and Introductory Physics 2 Laboratory
|General Physics 1|
and General Physics 1 Laboratory
and General Physics 2
and General Physics 2 Laboratory
Data Science Major Requirements
|Introduction to the Concepts of Mathematics|
or MATH 420
|Numerical Analysis 1|
|Applied Linear Algebra|
|Intermediate Statistical Methods|
|Computer Science Core:||6|
|Analysis of Algorithms|
|Databases for Data Science|
|Data Science Core:||22|
|Introduction to Data Science|
|Reproducible Data Science using R|
|Data Science Workflows using Python|
|Statistical Machine Learning 1|
|Statistical Machine Learning 2|
|Big Data in Practice: Cloud and Parallel Computing|
|Current Topics in Data Science|
|Data Science Advanced Electives||12|
In consultation with an advisor, students will complete a concentration in a discipline of their choice such as Sociology, Geography, Biology or others. Students are welcome to propose concentrations that draw on their interests from the humanities, social sciences, or STEM fields where big data are collected and analyzed to provide new insights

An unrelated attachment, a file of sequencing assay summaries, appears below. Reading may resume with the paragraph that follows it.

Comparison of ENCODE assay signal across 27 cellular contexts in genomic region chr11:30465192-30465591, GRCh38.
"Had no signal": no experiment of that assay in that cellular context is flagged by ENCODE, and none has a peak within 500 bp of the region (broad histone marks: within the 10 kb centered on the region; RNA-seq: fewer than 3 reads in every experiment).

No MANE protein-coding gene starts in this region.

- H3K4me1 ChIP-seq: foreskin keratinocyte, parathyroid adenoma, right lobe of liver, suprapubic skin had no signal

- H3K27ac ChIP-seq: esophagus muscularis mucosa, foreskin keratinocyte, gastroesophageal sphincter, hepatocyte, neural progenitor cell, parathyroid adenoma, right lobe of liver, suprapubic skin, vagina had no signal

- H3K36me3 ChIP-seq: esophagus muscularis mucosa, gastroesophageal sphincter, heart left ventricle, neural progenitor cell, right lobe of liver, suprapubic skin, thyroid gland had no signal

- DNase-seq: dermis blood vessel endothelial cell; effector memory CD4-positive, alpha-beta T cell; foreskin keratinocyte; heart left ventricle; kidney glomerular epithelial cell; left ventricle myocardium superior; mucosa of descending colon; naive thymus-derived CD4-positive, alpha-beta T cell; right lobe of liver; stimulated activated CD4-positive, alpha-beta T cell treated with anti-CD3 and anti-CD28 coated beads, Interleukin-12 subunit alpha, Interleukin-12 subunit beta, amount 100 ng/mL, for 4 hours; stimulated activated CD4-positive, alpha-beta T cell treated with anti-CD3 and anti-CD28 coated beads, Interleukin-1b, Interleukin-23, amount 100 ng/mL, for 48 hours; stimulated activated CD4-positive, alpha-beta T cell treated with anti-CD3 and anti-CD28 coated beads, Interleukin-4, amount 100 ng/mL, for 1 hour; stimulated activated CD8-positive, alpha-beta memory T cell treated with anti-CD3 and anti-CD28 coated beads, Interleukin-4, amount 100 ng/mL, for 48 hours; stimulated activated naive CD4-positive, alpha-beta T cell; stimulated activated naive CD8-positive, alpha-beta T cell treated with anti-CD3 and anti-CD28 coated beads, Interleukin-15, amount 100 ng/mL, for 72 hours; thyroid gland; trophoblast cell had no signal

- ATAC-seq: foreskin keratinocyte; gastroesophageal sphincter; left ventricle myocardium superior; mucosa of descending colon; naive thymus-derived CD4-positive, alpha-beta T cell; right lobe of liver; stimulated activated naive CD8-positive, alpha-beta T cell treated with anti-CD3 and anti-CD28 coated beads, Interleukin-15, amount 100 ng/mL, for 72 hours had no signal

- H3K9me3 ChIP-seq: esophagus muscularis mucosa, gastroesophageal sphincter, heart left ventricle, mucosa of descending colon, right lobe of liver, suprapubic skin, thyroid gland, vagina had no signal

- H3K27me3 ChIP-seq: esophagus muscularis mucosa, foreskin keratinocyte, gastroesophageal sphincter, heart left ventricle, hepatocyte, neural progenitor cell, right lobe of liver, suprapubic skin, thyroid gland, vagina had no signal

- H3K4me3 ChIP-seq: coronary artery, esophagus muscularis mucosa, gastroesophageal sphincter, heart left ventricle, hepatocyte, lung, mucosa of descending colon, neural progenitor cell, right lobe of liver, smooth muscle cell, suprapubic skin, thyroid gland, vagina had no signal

|Capstone in Data Science|
Suggested Plan of Study
|DSCI 191||1||DSCI 221||4|
|DSCI 101||3||CS 111 (B.S. First Area 2)||4|
|CS 110 (B.S. First Area 1)||4||MATH 156 (B.S. Second Area 1 Course 1; F8)||4|
|MATH 155 (F3)||4||F5||3|
|DSCI 222||3||DSCI 301||3|
|STAT 215 (F8 course 2)||3||MATH 441||3|
|MATH 303||3||STAT 312||3|
|MATH 251 (B.S. Second Area 2)||4||GEF 6||3|
|DSCI Foundational Science Elective (B.S. Third Area 1; F2)||4||DSCI Foundational Science Elective 1 (B.S. Third Area 2; F8 course 3)||4|
|DSCI 310||3||DSCI 311||3|
|STAT 445||3||MATH 378||3|
|CS 320||3||ECAS Global Studies and Diversity Requirement (F 7)||3|
|ENGL 101 (GEF 1)||3||ENGL 102 (GEF 1)||3|
|DSCI Advanced Science Elective 1||3||DSCI Advanced Science Elective 2||3|
|DSCI 410||3||DSCI 480||3|
|DSCI 450||3||Advanced Data Science Elective 4||3|
|DSCI Advanced Science Elective 3||3||General Elective||3|
|General Elective||3||General Elective||3|
|Total credit hours: 120|
- By the beginning of a student's third regular semester (fall or spring), they should have completed either MATH 154 or MATH 155 with a C- or better.